SYDNEY (Reuters) - A photographic exhibition in Sydney of naked 12 and 13-year-old children, closed by police only hours before its opening night, has sparked a heated debate over whether adolescent nudity is art or pornography.
Police on Thursday night closed the exhibition by Australian photographer Bill Henson which features photographs of naked children, saying they were investigating its legality.
The show includes large photographic prints of topless girls.
“I think they’re revolting. Kids deserve to have the innocence of their childhood protected,” Australian Prime Minister Kevin Rudd told local television on Friday.
“I have a very deep view of this. For God sake let’s just allow kids to be kids, whatever the artistic view or the merits of that sort of stuff. Frankly I don’t think there are any.”
Child protection advocate Hetty Johnston said the photographer and exhibitor should both be prosecuted.
“You can call it anything you want, but at the end of the day, these are images of naked adolescents,” Johnston said.
“We all have a responsibility to look after children. Putting naked photos up there on public display in a gallery ... and even on the internet is just totally betraying our duty of care to children,” Johnston said.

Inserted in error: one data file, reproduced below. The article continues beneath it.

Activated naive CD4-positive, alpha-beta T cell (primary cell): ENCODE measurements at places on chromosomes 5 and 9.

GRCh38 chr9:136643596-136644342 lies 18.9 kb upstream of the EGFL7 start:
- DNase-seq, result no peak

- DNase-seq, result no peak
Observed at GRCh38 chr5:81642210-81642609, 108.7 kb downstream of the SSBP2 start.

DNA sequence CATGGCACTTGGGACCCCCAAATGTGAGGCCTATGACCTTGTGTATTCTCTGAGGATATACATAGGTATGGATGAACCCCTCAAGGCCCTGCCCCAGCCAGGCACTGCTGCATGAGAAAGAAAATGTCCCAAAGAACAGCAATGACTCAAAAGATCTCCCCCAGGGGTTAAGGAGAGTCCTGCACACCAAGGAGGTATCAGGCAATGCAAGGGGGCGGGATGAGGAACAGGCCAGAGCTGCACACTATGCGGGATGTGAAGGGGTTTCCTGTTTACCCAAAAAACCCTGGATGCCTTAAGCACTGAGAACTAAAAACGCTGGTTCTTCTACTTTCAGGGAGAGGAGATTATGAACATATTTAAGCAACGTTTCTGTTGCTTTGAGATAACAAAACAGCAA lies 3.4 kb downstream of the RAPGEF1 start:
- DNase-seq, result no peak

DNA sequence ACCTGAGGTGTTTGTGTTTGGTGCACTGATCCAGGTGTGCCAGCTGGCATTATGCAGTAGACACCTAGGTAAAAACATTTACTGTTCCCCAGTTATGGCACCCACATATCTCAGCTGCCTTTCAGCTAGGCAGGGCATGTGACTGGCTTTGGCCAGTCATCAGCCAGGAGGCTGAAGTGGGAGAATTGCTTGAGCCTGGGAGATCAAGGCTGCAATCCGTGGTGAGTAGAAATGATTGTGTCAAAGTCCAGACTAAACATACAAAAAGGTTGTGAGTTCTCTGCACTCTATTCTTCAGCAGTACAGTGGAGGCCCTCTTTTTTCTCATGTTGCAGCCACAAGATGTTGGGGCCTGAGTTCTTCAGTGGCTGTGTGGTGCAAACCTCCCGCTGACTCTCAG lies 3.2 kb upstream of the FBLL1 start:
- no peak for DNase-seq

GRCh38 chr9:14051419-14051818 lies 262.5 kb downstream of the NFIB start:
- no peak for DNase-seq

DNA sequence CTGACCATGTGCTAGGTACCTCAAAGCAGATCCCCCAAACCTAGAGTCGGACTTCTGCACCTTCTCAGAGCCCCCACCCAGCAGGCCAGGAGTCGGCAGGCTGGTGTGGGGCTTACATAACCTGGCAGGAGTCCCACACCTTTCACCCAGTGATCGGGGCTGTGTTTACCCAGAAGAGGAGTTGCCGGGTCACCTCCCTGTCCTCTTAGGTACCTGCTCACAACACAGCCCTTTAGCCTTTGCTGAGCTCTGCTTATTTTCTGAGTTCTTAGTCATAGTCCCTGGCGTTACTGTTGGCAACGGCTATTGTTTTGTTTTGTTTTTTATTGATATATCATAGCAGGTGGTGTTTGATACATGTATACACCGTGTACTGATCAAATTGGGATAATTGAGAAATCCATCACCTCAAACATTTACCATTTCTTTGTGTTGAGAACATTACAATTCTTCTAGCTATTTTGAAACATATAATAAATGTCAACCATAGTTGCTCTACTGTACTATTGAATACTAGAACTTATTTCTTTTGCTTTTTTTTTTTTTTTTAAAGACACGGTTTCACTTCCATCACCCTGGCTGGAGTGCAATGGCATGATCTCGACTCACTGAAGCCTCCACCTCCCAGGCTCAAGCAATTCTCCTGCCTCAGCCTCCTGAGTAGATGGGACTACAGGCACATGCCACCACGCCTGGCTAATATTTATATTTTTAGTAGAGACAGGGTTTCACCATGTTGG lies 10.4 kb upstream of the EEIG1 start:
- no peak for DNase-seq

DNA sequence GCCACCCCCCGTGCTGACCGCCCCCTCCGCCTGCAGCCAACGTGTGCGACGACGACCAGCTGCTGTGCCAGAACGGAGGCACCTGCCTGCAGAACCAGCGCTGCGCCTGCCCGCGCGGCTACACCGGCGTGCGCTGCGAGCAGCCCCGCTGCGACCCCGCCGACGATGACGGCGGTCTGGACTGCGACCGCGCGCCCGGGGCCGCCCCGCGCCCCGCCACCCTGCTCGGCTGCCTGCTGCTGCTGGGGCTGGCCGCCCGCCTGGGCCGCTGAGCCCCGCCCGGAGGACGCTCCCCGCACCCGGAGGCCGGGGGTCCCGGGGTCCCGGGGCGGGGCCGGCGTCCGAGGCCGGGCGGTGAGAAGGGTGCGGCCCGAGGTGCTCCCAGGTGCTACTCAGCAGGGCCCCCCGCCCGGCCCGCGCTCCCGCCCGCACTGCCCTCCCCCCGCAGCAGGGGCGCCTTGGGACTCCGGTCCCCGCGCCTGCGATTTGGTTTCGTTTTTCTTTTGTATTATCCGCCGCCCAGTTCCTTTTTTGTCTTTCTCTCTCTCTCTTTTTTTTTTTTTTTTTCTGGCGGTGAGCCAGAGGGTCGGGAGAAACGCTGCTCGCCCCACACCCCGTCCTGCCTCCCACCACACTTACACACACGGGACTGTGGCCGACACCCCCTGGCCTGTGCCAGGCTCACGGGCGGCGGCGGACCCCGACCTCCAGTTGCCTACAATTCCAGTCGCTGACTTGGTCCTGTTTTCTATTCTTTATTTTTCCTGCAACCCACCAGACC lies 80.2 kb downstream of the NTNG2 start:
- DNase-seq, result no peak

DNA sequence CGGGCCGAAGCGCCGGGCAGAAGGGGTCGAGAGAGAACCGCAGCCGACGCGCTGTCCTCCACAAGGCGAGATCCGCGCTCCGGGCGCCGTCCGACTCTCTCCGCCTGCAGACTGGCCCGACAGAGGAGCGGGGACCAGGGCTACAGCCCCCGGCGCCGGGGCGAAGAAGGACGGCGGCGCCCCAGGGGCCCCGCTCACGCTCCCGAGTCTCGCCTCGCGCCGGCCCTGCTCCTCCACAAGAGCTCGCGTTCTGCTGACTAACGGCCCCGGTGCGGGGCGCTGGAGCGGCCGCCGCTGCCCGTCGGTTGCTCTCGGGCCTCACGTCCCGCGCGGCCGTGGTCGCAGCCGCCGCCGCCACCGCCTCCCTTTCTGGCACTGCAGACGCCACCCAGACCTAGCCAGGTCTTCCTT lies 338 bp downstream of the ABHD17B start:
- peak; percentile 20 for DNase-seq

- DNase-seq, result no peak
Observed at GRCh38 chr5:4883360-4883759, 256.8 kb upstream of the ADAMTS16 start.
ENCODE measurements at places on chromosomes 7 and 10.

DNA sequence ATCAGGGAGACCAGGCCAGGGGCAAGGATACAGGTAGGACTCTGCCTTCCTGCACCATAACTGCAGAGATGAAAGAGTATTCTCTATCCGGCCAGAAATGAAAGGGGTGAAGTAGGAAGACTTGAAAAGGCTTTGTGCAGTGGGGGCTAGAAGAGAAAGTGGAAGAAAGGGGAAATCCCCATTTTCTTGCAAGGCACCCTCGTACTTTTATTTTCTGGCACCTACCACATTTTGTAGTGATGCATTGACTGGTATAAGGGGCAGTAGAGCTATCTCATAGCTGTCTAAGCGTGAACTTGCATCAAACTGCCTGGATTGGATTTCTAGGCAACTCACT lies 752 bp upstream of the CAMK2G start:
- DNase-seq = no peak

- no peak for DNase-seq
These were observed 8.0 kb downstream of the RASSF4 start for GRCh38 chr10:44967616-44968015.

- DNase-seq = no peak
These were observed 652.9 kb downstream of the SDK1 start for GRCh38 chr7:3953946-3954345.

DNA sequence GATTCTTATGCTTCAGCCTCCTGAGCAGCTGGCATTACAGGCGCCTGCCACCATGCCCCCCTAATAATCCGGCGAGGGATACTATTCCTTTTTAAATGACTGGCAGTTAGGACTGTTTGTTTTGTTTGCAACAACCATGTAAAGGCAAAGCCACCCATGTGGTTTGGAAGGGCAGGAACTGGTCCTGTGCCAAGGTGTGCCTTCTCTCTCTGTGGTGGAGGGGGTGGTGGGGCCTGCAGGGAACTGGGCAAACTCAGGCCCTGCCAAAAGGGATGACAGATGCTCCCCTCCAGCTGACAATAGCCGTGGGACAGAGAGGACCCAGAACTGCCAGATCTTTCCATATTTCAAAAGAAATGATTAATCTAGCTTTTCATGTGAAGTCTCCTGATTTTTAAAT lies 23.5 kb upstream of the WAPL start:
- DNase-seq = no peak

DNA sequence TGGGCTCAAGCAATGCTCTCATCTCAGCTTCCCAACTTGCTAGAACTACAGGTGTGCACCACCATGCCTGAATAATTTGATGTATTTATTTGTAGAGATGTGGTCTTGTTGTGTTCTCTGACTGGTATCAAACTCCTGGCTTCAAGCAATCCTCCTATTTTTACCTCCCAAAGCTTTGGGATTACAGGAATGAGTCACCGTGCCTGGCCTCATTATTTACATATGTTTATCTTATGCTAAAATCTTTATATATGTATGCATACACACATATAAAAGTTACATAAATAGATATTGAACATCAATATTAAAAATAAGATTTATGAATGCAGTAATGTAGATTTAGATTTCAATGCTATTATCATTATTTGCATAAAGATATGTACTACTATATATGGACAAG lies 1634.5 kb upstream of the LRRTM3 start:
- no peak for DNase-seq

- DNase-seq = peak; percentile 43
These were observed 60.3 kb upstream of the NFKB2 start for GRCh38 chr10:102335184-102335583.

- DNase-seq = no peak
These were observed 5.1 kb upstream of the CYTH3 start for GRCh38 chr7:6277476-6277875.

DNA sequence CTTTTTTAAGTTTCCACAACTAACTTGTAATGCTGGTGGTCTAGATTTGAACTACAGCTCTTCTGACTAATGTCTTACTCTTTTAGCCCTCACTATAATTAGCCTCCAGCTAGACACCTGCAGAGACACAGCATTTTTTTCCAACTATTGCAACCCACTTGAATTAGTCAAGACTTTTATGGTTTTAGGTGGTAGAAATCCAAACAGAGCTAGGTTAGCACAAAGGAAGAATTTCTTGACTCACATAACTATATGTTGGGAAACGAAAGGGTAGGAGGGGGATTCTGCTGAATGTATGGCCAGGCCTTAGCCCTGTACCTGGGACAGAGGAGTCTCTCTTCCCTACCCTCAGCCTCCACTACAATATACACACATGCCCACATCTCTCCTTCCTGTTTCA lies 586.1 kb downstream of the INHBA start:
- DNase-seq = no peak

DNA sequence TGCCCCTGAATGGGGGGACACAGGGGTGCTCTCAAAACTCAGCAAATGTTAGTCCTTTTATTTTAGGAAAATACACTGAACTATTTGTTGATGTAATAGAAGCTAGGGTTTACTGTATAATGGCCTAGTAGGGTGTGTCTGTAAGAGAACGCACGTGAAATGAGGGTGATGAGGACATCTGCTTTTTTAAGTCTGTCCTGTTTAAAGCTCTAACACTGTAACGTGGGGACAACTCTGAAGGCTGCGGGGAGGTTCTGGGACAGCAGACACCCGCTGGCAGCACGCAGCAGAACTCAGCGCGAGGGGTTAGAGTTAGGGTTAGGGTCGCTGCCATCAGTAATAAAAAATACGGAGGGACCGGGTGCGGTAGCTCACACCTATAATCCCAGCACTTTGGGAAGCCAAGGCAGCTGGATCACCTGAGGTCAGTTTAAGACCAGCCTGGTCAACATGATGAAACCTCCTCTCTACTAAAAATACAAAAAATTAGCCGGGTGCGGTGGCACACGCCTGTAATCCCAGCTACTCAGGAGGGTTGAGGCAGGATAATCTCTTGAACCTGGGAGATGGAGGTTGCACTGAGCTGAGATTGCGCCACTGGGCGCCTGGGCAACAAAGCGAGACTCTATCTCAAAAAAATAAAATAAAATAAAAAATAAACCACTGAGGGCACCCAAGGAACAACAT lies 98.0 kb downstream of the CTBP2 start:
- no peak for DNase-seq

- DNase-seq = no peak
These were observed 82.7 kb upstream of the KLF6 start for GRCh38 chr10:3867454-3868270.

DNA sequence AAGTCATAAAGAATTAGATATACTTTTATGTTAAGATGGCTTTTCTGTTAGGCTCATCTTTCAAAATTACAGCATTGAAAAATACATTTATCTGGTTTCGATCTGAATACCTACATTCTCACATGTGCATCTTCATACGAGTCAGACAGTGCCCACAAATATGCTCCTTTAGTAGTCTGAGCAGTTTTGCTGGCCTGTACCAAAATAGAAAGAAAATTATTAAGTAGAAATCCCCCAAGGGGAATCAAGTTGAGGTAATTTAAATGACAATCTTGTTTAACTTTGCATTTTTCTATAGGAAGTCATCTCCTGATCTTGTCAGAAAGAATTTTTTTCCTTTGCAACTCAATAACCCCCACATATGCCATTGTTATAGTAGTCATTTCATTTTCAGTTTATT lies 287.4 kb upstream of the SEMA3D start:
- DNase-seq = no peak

In media interviews ahead of the exhibition, Henson said he left interpretation of the images to audiences.
“You can’t control the way individuals respond to the work,” he said, saying he photographed adolescents because they reflected a humanity and vulnerability.
Artists and gallery patrons, some of whom were turned away from the gallery on Thursday night, said the shutdown of the photographic exhibition was censorship of art.
Art market analyst Michael Reid said the images had not been “sexualized” and were not pornographic, adding Henson frequently used young adolescent models as part of his range of work.
“I think the sexualization of children is an extremely important (issue). The naked body, whatever age, has been a subject for thousands of years,” Reid told local radio.
“The question is was there consent, which I can’t answer, and has the image been sexualized? In my opinion, it wasn’t.”
Senior curator of photography at the Art Gallery of New South Wales, which has exhibited Henson’s work, defended his images.
“I think it is unfortunate if people confuse it with pornography. I think the question then goes back to these people, these rabble rousers, what do they think is pornographic about this work?,” said Judy Annear.
Editing by Jerry Norton